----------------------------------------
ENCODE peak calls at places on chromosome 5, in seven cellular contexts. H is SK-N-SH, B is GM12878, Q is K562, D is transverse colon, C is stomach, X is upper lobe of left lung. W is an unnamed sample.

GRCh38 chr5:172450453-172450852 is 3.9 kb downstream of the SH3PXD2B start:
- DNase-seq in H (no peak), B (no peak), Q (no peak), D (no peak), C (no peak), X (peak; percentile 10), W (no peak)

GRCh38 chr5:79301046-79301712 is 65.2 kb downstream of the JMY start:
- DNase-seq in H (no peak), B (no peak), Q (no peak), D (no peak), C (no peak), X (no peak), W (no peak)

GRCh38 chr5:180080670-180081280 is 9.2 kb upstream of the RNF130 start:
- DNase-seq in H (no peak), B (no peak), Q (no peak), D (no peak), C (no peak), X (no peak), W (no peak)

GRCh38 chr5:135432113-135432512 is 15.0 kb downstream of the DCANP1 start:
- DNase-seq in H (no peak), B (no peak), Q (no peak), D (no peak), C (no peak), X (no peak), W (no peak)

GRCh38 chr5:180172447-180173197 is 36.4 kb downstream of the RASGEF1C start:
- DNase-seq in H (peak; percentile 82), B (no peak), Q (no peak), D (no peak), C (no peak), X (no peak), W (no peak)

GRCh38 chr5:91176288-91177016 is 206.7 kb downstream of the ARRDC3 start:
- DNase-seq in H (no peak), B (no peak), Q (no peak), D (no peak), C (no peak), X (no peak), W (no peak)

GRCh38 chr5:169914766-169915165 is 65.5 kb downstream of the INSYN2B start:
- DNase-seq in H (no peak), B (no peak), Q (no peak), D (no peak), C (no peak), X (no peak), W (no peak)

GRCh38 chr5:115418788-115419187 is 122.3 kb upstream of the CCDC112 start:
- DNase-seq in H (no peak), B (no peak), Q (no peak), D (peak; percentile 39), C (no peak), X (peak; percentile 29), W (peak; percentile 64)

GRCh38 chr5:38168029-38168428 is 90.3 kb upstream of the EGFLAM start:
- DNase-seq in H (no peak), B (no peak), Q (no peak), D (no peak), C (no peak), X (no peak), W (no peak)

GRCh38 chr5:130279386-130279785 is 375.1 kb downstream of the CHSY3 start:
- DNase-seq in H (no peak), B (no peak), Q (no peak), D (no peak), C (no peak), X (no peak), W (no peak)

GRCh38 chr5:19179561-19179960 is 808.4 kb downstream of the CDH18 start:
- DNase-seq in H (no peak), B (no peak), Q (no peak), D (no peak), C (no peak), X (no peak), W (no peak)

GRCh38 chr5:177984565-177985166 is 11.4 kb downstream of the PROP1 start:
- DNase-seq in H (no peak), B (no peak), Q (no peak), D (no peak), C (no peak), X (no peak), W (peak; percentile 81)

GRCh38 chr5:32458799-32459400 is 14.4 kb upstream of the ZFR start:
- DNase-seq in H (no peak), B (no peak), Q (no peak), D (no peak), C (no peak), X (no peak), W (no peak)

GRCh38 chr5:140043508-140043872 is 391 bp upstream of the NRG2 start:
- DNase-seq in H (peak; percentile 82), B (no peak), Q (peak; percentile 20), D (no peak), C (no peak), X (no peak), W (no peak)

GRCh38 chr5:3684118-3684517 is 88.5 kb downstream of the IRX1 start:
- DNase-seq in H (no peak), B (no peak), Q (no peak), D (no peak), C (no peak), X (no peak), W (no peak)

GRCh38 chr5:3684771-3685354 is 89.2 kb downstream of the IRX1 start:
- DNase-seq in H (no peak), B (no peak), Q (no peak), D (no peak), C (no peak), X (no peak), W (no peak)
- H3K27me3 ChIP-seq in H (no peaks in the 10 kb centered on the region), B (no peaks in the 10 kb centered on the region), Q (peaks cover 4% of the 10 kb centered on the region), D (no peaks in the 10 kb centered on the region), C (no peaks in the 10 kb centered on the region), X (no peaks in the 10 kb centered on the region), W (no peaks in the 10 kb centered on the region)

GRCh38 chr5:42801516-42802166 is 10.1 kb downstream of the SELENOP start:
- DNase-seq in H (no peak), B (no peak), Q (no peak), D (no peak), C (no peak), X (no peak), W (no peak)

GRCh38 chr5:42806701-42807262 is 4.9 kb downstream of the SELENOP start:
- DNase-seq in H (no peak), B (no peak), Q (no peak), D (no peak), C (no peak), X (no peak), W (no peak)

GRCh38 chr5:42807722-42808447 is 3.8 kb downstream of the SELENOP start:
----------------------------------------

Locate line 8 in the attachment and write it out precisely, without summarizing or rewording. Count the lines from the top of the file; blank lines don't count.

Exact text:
GRCh38 chr5:135432113-135432512 is 15.0 kb downstream of the DCANP1 start: